All in all, for a show called Revolution there seems to be a lot here that is old hat. The heroine is as recycled as some of the shots used in the show, right down to the easily recognizable quarry used in the Shane-beating episode of the first season of The Walking Dead. We even have (major end of episode spoiler here) a hidden communication device, capable of talking to some mysterious stranger on the other end, shades of the computer in the hatch in Lost or the typewriter talking to the other dimension in Fringe. Still, the hook for the show has me interested enough to keep watching in the hopes that Charlie develops out of her post-apoc ingenue phase and into her own character. Billy Burke and Giancarlo Esposito alone could bring me back if only to wonder how Captain Neville keeps his coat so clean, and whether or not Miles will end up hooking up with the British doctor or just murder his way across half of America. Plus, will Aaron grow out of his “I was once a giant computer nerd” phase and become a real Jericho-style hero?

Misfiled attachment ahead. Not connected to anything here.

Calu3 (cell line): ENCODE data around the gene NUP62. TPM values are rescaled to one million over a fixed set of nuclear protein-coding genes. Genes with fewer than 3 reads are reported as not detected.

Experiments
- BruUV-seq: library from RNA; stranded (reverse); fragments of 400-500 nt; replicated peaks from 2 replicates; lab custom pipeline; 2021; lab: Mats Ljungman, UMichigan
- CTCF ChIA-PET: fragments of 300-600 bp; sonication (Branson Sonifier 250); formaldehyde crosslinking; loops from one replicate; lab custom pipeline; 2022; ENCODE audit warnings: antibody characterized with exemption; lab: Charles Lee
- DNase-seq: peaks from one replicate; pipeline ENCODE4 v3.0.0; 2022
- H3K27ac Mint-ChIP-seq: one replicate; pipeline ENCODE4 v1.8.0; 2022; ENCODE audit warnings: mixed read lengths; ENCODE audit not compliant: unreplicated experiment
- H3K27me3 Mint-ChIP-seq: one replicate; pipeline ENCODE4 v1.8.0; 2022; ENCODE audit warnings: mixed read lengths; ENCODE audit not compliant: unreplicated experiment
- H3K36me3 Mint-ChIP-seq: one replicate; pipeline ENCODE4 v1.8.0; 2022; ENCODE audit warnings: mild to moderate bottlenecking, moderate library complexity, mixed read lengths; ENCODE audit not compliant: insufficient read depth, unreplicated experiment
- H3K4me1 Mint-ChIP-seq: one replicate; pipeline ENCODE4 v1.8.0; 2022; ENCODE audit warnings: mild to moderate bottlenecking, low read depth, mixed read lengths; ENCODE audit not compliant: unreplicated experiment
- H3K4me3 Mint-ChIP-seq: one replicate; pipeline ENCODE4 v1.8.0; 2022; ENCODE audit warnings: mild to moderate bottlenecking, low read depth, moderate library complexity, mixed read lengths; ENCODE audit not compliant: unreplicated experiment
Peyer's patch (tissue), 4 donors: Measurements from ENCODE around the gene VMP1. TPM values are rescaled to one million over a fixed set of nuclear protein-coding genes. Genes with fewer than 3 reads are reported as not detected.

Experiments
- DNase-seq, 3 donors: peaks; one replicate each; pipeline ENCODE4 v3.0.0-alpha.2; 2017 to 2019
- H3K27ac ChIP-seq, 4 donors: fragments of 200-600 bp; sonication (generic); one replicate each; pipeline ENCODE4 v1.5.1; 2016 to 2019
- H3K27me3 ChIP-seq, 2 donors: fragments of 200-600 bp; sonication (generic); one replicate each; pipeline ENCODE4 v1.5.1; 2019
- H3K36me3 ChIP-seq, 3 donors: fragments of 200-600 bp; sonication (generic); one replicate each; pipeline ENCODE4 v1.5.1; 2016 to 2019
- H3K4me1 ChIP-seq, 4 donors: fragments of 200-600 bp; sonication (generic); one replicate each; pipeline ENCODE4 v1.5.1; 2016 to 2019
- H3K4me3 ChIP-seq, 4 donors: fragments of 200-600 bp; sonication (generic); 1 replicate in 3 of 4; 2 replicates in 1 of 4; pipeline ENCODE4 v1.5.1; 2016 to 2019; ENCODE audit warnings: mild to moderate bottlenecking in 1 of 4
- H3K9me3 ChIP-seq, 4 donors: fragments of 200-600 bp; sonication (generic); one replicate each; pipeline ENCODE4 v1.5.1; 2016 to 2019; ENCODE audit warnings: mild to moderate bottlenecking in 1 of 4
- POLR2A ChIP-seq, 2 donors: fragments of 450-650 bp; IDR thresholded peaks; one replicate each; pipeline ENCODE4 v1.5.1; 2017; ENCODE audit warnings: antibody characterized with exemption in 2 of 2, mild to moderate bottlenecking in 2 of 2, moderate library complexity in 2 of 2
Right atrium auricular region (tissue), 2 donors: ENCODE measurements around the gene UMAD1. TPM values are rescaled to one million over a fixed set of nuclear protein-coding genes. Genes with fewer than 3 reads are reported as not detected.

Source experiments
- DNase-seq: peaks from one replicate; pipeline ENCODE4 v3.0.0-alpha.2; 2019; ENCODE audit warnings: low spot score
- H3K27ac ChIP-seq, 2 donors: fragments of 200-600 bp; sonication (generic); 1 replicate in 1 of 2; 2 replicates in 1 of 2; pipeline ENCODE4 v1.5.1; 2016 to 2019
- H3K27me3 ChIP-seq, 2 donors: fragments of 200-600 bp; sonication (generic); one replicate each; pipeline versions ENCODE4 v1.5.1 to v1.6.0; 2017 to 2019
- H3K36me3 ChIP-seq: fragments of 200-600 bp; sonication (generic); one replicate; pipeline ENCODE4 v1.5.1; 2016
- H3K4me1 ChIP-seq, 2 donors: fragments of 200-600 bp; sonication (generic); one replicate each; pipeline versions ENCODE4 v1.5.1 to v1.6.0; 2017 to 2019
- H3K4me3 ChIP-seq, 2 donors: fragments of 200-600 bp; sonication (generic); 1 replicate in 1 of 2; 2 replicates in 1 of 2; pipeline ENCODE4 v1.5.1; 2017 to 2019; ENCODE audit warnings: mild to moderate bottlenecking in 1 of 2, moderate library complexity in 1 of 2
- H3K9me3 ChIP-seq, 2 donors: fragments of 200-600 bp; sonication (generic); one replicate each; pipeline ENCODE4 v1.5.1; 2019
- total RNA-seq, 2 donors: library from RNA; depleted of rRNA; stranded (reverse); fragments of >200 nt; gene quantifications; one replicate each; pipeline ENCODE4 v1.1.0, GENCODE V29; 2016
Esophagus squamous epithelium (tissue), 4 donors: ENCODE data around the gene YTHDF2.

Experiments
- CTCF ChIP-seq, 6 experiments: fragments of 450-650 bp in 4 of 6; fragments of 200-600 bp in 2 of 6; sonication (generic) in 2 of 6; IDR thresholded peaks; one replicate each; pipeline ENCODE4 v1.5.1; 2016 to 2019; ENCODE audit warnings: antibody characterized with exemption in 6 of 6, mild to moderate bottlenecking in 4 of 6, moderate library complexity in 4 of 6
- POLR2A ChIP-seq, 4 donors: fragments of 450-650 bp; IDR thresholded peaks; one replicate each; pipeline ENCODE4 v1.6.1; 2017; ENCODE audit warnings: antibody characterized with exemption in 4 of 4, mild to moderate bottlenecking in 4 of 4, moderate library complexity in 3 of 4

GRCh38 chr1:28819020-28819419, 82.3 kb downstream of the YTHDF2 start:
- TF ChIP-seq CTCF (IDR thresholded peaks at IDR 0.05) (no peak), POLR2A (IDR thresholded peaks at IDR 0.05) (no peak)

For these reasons alone, I’m onboard for more of season one. I can only hope Revolution remembers that it’s okay to do something different with the setting of a destroyed future America, or else this show might fall sadly short of being revolutionary. 

Shoshana Kessock is a comics fan, photographer, game developer, LARPer and all around geek girl. She’s the creator of Phoenix Outlaw Productions and ReImaginedReality.com.